|Nikon D60 announced in January 2008|
It was a 10.2 megapixel camera and had an ISO range of 100—1600 and you could push it to 3200.
What prompted this blog post was a class I taught today to a group of photographers. After helping them a couple weeks with settings, one student went out shooting and was still having problems taking photos inside without a flash. All the photos had a great deal of motion blur.
The camera settings were ISO 1600, ƒ/3.5 & 1/2 sec.
|Sigma 17—50mm ƒ/2.8 $519|
The first thought by many was to get a faster lens. The kit lens was 18-55mm ƒ/3.5—5.6. We looked at replacing it with a Sigma 17—50mm ƒ/2.8. This would only give her about a little less than a stop at 17mm and at 50mm 2 stops.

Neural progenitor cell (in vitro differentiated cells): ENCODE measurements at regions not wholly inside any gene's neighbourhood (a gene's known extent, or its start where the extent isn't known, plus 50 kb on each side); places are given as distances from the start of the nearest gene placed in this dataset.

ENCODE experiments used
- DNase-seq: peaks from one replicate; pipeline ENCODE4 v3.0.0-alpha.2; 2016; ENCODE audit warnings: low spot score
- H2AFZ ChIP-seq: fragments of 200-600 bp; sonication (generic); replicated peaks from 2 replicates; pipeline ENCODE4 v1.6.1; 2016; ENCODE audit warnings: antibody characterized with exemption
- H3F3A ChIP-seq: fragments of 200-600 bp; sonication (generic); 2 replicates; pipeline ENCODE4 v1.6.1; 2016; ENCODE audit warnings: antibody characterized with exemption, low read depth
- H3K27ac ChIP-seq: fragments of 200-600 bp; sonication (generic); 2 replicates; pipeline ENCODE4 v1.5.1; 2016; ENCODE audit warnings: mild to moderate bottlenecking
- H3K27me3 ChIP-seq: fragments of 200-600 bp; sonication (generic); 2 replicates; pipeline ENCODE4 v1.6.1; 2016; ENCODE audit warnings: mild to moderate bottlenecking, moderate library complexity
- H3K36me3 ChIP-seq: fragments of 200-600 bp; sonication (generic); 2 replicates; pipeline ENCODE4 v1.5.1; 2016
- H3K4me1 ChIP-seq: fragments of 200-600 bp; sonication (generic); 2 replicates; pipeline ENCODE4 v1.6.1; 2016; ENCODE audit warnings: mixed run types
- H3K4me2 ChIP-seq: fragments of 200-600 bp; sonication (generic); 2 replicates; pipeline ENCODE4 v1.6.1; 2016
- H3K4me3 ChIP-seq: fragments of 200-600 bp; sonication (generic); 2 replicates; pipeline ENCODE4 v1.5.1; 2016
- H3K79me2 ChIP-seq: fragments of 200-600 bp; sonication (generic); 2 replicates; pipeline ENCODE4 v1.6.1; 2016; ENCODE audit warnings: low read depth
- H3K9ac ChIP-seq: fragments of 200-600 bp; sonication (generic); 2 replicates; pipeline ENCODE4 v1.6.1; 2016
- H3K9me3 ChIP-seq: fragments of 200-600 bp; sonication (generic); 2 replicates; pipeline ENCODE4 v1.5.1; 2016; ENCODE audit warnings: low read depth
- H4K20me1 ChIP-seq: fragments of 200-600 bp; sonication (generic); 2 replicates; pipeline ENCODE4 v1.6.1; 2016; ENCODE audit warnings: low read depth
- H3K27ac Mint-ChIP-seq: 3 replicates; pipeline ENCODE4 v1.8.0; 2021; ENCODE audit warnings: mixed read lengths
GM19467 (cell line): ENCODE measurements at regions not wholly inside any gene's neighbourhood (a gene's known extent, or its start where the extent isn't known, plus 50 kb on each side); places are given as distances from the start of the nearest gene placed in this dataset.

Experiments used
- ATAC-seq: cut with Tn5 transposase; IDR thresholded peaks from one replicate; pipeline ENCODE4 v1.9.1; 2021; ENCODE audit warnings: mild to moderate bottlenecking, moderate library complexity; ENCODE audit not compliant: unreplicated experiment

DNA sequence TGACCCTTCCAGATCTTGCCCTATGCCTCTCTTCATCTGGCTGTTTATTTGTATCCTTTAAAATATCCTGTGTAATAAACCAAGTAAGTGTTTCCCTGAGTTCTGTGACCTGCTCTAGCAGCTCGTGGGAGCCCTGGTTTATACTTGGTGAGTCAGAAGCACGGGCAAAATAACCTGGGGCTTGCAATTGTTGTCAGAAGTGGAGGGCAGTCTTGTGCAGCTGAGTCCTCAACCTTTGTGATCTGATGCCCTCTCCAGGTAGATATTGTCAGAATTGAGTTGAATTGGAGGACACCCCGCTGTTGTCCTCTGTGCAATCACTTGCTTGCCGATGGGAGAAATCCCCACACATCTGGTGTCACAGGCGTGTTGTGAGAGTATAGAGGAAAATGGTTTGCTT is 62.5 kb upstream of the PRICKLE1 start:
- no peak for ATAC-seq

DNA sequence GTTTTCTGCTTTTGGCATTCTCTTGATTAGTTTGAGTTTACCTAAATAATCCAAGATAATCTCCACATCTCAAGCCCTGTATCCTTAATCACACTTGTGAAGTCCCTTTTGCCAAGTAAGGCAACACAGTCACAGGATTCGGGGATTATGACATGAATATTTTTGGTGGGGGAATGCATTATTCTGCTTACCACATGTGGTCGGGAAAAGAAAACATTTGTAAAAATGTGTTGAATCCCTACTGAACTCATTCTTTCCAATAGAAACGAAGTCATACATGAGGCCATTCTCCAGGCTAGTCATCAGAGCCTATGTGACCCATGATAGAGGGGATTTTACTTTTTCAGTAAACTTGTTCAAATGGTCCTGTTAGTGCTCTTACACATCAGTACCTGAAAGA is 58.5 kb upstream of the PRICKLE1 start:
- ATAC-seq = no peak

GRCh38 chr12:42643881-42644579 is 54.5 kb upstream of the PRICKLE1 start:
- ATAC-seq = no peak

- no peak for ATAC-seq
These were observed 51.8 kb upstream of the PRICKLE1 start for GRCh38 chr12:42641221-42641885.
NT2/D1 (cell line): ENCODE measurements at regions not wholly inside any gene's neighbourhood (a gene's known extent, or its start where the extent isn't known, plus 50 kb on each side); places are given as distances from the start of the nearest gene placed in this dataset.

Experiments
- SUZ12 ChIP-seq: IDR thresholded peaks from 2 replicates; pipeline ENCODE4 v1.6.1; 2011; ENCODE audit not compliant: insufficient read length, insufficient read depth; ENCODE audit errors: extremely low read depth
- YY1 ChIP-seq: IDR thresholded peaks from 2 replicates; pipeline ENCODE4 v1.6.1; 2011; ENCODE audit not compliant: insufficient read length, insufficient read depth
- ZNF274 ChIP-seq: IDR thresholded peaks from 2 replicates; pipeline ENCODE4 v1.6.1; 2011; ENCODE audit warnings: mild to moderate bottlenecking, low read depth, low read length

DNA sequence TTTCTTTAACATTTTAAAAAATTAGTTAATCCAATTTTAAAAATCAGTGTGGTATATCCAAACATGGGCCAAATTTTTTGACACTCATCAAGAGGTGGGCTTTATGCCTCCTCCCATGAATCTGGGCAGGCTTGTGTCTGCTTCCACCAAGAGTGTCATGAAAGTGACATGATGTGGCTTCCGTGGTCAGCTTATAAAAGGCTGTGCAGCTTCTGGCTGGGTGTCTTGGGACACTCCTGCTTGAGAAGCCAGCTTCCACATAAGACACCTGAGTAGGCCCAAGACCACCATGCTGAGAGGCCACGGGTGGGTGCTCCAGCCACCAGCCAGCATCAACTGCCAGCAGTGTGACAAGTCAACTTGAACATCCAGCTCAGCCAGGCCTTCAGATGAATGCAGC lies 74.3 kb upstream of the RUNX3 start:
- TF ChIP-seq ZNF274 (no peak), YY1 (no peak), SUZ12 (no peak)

So she could have shot only at 1/4 second verses from 1/2 second.
|Nikon D3300 Introduced April 2014 $599.95|
I started doing the math in my head. What if instead we look at today's newer cameras with higher ISOs.
If we buy a camera with a top ISO 12800 we would gain 3—stops. So instead of shoot ISO 1600, ƒ/3.5 & 1/2 sec, we could now shoot ISO 12800, ƒ/3.5 & 1/15.
Buy the camera and the lens. However, if you are on a budget buy the camera first. It will upgrade all your lenses by 3—stops. I remember going from the Nikon D2Xs to the Nikon D3. The D2Xs ISO 100—800, but the Nikon D3 ISO 200—6400. Those 4—stops was making all of the lenses in my bag increase by 4—stops.
All my ƒ/5.6 lenses were equivalent in how much light they let in on the D3 as a ƒ/1.4 was doing on my D2Xs.
I can tell you from my personal experience the jump of 4—stops was the biggest game changer I had gone through in all of my gear upgrades in my career.